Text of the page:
In the second of this series of three blog posts I want to review how changes in our world have led to the inevitable demise of the sales force focused on delivering those artful, imaginative and skilful sales pitches. This is the second reason why selling nowadays is inappropriate, is ineffective and is inefficient – our world has changed and this demands changes in our behaviours.
The second reason stems from the nature of the roles people play in the modern world of work. Previously, sales people sold and those not in sales roles didn’t. That was the conventional wisdom that led to companies investing large amounts of their resources in developing professional sales forces trained in all sorts of different sales methodologies, techniques and motivational mechanisms. A huge proportion of corporate training spend went on sales training. Graduates and those at the very top of the tree also enjoyed focus on them and were allocated precious funds. That was pretty much it – sales, senior management and graduates were developed through training; the rest got very meagre pickings.
Daniel H. Pink, in his excellent book ‘To sell is human – the surprising truth about persuading, convincing, and influencing others’, points out that one out of every nine workers in the USA works in sales (US Bureau of Labor Statistics). In the EU, approximately 13% of the workforce is in sales, according to Eurostat. In Japan, the number is 1 in 8. In these large and developed economies, around 1 in 8 people are in sales. Pink develops his argument thus; his point is that the other 7 out of 8 are engaged in ‘non-sales selling’. This is the art of moving opinions, advancing arguments and persuading others to your point of view.
The conventional view of economic activity is that the two most important activities are producing and consuming. Pink argues that nowadays we spend very large amounts of resource on a third economic activity – moving. That is we spend a huge amount of our time moving people in order that they part with resources (tangible assets such as money, and intangible assets such as time and attention) so that both parties get what they want. This activity isn’t easily classified and quantified. People do have titles such as ‘Sales Manager’ which the statisticians can capture; we don’t have ‘Moving Managers’.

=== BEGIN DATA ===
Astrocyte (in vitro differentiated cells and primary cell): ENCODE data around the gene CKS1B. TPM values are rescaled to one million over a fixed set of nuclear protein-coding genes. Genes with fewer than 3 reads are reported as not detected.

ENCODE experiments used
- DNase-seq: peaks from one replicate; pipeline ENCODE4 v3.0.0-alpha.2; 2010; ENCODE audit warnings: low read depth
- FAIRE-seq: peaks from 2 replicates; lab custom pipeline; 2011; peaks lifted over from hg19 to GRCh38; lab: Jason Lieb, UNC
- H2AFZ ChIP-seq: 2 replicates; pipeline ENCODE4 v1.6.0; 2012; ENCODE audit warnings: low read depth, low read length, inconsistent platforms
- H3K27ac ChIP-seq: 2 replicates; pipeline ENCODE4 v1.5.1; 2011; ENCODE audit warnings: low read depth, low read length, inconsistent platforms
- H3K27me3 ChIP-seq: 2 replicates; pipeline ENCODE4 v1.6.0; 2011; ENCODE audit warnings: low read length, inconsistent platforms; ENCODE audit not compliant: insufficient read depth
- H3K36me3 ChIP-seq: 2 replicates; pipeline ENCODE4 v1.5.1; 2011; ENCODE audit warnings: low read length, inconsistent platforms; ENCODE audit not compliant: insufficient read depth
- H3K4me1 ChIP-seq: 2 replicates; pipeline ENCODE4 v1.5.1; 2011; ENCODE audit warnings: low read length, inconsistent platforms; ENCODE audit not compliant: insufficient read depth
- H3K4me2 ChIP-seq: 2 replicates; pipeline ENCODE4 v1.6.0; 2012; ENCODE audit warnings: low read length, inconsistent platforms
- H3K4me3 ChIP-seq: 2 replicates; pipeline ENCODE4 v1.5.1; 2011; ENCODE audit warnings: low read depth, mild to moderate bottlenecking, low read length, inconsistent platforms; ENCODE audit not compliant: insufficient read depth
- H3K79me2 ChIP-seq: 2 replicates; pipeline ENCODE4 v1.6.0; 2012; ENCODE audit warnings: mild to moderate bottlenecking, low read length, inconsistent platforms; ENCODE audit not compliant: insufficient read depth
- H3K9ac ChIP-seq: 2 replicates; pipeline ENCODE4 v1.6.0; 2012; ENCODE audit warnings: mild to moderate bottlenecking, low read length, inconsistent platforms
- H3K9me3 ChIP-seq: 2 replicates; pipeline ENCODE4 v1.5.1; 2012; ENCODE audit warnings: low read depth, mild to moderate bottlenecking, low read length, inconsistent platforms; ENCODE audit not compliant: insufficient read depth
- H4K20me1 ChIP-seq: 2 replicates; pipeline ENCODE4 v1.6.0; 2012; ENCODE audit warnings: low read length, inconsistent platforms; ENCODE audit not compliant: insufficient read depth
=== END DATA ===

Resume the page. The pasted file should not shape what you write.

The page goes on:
Pink commissioned a survey of over 9,000 respondents titled ‘what do you do at work?’ Two major findings emerged:-
- People now spend about 40% of the time at work in non-sales selling – persuading, influencing and convincing people in ways that don’t involve anybody making a purchase.
- People consider this aspect of their work crucial to their professional success – even in excess of the considerable amount of time they spend doing it.
The skills needed for moving, Pink argues, are not those traditionally associated with sales. The traditional view is that successful sales people are generally extroverts and that introverted people are less likely to be successful in sales. Pink argues that the movers today need to be ambiverts. He references research showing, on a 1-7 scale of introvert to extrovert (when 1 is very introverted and 7 is very extroverted), the highest performing sales people actually score 4 – right at the mid-point and the place where ambiverts are found. Peak revenue per head occurred in those scoring between 4.0 and 4.5, and tailed off over 4.5.These most successful sales people were neither highly extroverted nor very introverted.
Our contemporary world requires us to have different skills that enable us to be effective at moving people rather than selling to them. Teaching the sales force various techniques and processes and trying to improve their performance through motivation, inspiration and positive mental attitudes is no longer a sound investment. Different soft skills, such as understanding and improving emotional intelligence, are what is required and this soft-skills focus is the way to go both now and in the future.
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